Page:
Freckles are pigmented skin cells that are found most commonly on fair-skinned individuals. They are genetic in nature and most common in children prior to puberty, though many adults have them too. Freckles are small, individual tan spots that contain more melanin than other skin cells. They do not indicate any sort of skin disorder or disease in a normal capacity.
People with fair skin have less melanin, or pigment, in their skin cells. This factor is almost always indicated by both fair skin and light colored hair, frequently red and sometimes blonde. Exposure to the sun can actually enhance the appearance of freckles because the body may produce more melanin in response to overexposure. Melanin acts as the skin’s protection against the sun’s rays, which causes a person’s freckles to darken.
Freckles are particularly common in children, but often the onset of puberty causes the body to begin to produce more melanin. If melanin is produced evenly throughout the skin, it causes the freckles to fade. While many children with freckles will lose them with puberty, some will have this characteristic their whole lives.
The most common location on the body for freckles to form is the nose and cheeks, though many people have them on their shoulders, arms and other areas that are frequently exposed to the sun. In some cases, they are sporadic, individual spots, and sometimes there are several grouped together, making them appear larger and cover a greater portion of the skin.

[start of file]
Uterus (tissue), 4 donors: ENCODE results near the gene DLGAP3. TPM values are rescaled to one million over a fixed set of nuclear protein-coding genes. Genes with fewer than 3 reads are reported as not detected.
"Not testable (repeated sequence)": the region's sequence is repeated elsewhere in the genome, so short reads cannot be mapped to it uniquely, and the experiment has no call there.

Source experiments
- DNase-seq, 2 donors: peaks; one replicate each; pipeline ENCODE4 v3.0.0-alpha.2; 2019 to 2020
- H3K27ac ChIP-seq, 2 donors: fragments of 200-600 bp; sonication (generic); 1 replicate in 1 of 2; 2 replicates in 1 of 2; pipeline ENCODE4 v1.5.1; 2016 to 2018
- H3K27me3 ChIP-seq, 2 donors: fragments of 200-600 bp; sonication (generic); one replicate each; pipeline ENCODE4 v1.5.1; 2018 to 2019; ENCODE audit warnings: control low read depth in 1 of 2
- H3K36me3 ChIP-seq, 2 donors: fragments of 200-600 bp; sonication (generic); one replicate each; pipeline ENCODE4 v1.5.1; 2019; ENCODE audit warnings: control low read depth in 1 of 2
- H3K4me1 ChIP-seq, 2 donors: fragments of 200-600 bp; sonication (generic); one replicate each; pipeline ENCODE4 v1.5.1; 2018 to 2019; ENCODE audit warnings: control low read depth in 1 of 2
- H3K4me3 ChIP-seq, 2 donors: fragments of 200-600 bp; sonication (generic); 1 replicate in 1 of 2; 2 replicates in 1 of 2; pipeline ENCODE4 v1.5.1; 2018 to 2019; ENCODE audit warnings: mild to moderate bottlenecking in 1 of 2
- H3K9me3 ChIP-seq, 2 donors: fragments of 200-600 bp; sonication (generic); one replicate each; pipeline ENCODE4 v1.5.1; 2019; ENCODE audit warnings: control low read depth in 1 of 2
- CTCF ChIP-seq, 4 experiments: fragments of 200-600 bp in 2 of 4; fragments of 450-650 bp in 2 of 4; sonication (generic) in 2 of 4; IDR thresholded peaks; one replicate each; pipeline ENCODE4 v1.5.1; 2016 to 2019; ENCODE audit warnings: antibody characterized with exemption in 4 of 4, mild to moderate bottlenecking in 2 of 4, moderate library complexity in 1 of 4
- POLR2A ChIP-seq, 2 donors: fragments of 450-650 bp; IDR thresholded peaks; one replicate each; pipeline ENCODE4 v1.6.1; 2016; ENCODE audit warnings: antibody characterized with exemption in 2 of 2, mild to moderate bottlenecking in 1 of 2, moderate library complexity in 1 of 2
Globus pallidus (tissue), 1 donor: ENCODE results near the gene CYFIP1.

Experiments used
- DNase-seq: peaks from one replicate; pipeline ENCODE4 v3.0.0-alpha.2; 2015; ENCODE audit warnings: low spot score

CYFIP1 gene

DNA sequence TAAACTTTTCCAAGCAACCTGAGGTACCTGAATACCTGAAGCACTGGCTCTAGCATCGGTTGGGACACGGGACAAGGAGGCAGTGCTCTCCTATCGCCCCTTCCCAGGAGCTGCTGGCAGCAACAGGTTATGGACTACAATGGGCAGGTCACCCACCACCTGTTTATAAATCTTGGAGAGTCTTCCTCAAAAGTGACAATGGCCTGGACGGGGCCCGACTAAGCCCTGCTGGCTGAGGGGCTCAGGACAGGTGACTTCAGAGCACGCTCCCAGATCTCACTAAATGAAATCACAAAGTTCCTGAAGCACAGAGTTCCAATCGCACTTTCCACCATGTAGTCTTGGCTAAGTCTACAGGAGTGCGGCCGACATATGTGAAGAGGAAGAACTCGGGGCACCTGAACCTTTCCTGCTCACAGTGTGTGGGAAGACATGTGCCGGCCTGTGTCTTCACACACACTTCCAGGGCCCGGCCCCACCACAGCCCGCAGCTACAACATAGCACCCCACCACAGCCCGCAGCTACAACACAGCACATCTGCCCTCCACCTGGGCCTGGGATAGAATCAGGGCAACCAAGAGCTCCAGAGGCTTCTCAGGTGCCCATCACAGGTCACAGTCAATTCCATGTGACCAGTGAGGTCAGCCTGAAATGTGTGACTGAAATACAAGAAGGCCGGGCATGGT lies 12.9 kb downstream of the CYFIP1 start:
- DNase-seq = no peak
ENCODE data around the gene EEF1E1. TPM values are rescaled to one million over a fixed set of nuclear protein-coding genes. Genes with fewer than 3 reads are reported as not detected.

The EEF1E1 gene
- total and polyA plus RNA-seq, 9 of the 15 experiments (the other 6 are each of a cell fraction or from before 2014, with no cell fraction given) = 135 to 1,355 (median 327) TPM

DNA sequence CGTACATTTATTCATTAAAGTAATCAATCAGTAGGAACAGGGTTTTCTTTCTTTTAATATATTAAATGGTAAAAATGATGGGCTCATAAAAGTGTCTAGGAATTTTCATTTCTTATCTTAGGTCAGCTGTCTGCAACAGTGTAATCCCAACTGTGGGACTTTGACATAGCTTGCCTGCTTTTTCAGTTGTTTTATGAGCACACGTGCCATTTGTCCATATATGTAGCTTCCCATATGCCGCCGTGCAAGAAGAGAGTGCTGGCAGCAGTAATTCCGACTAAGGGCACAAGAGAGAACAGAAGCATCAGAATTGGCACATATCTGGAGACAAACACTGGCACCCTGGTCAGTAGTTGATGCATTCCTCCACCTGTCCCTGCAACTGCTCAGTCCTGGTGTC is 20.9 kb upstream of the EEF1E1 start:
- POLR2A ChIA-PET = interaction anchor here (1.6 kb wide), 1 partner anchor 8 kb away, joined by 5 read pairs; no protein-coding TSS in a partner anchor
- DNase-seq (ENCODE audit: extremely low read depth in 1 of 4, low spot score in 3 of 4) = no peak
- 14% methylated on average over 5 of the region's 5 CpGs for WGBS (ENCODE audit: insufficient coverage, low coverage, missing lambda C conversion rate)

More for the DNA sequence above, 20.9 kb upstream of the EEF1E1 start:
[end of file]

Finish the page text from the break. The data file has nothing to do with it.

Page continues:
A dermatologist would use the term ephelides to describe freckles. Many people visit a dermatologist in hopes of achieving a reduction or removal of these spots because they are uncomfortable with their appearance. While there are few options for this, consulting a dermatologist is the best way to learn more.
In the event that a person notices a change in his or her freckles or a birthmark, mole, or other skin pigmentation, he or she should visit a dermatologist to assess your risk for skin cancer. Contrary to popular belief, a person with freckles is at no greater risk for developing skin cancer than someone without them, so long as he or she takes the proper precautions when exposed to the sun.